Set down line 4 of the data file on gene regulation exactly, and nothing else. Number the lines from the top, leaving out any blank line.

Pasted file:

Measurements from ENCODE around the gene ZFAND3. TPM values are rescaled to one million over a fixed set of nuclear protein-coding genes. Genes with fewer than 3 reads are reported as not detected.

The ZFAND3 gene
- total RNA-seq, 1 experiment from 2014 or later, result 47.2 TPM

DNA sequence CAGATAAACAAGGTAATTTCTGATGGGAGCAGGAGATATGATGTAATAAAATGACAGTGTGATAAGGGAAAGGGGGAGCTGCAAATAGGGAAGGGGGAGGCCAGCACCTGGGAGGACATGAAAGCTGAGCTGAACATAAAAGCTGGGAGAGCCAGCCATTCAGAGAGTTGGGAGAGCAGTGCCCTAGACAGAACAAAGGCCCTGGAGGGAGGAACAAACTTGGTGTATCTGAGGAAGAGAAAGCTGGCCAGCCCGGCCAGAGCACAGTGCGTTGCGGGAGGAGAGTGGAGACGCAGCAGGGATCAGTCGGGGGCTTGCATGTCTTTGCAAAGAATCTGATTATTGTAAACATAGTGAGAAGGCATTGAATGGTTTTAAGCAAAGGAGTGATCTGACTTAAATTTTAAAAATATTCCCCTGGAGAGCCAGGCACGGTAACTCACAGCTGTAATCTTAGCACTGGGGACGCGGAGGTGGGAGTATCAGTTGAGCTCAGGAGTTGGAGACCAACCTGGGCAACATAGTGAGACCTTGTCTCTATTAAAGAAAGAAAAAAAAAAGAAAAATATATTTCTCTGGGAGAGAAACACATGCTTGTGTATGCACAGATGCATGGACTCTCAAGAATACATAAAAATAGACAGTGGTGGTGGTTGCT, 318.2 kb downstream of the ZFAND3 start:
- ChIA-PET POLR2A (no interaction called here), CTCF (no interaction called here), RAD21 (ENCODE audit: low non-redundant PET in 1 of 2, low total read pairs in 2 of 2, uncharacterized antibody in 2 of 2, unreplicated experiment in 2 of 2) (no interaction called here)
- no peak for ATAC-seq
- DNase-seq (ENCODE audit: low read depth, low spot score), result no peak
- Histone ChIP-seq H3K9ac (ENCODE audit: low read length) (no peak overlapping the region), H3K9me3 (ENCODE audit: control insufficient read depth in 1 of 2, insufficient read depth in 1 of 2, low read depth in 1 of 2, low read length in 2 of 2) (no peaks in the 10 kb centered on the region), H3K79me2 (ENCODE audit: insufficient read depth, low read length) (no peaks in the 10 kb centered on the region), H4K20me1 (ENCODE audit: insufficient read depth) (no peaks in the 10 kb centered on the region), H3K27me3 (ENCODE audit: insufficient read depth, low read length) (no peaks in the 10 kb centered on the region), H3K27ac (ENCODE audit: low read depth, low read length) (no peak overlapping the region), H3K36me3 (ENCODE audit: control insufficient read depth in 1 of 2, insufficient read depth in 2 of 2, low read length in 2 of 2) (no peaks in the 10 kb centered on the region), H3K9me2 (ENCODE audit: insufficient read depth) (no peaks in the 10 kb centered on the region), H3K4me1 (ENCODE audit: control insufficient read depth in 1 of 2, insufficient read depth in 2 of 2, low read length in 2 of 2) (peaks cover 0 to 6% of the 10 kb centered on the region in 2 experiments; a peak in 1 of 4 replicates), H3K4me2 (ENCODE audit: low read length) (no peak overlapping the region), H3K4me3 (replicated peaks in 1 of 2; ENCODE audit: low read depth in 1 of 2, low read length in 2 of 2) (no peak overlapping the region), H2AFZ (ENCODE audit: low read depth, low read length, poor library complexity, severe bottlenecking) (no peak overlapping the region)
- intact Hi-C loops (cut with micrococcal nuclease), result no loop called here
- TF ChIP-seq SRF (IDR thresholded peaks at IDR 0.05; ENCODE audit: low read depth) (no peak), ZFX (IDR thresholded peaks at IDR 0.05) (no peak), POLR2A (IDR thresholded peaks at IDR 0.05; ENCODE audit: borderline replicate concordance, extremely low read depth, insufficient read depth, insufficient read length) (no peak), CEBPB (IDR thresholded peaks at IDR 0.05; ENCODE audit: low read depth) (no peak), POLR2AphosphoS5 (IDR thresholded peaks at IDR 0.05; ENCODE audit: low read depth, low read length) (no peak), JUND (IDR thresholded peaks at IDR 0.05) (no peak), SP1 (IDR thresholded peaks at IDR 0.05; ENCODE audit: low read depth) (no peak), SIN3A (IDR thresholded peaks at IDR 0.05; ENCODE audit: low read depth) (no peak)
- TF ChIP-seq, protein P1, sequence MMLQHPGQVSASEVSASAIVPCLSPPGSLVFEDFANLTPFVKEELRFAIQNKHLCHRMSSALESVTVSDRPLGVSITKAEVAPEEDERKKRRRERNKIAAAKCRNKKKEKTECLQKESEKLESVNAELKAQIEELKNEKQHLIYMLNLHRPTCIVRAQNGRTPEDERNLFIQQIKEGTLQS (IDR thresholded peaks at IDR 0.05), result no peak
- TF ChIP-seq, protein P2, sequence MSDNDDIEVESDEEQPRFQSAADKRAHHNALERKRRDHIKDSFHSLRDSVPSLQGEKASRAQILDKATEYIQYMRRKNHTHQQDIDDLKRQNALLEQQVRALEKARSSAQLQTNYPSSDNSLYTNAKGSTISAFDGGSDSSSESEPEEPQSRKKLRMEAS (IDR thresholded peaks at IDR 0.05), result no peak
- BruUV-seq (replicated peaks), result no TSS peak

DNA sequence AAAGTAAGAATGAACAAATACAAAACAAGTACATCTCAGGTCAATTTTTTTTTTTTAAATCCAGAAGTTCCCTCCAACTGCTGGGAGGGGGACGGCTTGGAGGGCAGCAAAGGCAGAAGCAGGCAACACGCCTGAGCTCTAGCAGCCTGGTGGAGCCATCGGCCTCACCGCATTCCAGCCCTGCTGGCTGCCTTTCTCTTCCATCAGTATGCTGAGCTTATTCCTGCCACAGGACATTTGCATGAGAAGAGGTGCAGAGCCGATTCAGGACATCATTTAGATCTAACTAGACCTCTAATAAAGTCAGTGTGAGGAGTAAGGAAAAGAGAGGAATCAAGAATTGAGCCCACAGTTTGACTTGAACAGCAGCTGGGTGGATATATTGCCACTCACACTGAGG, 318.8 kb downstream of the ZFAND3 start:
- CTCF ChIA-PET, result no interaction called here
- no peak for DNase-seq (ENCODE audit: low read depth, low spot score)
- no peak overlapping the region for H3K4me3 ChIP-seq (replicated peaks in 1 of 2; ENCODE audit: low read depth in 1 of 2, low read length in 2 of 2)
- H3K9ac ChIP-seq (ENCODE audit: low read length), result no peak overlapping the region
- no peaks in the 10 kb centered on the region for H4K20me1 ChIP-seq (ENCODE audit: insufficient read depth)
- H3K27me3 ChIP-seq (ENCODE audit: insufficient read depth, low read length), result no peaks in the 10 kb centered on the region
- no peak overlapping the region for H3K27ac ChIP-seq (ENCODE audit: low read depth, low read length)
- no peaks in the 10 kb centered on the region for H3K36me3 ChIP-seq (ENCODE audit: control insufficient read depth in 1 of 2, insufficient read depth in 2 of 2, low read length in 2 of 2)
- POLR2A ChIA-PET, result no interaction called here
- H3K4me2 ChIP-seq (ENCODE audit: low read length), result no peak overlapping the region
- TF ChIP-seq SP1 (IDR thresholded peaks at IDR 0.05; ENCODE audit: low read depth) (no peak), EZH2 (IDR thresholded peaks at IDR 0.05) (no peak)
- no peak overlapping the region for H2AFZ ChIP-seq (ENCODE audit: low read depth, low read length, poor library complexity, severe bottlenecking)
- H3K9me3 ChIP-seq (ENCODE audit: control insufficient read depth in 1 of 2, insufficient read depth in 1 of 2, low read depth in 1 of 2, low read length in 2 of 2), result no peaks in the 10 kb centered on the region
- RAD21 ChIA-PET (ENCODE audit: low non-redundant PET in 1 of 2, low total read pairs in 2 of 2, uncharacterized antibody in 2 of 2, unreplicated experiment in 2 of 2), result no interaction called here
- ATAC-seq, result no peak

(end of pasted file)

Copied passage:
DNA sequence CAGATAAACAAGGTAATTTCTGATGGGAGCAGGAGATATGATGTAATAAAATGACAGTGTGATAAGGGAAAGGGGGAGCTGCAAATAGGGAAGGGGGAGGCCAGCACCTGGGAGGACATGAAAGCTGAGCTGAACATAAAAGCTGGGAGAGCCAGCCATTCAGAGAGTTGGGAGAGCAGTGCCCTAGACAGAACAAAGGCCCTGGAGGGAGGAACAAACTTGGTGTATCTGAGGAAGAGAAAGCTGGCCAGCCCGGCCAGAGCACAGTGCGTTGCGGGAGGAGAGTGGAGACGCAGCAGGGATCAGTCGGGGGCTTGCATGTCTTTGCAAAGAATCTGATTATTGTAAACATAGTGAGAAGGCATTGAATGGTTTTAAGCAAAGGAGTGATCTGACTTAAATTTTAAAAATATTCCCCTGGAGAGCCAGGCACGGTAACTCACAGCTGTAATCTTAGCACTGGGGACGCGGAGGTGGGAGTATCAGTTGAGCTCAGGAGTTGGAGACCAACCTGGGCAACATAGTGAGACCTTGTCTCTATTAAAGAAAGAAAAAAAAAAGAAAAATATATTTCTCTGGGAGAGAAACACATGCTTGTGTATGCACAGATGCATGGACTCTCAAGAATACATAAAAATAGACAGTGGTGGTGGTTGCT, 318.2 kb downstream of the ZFAND3 start: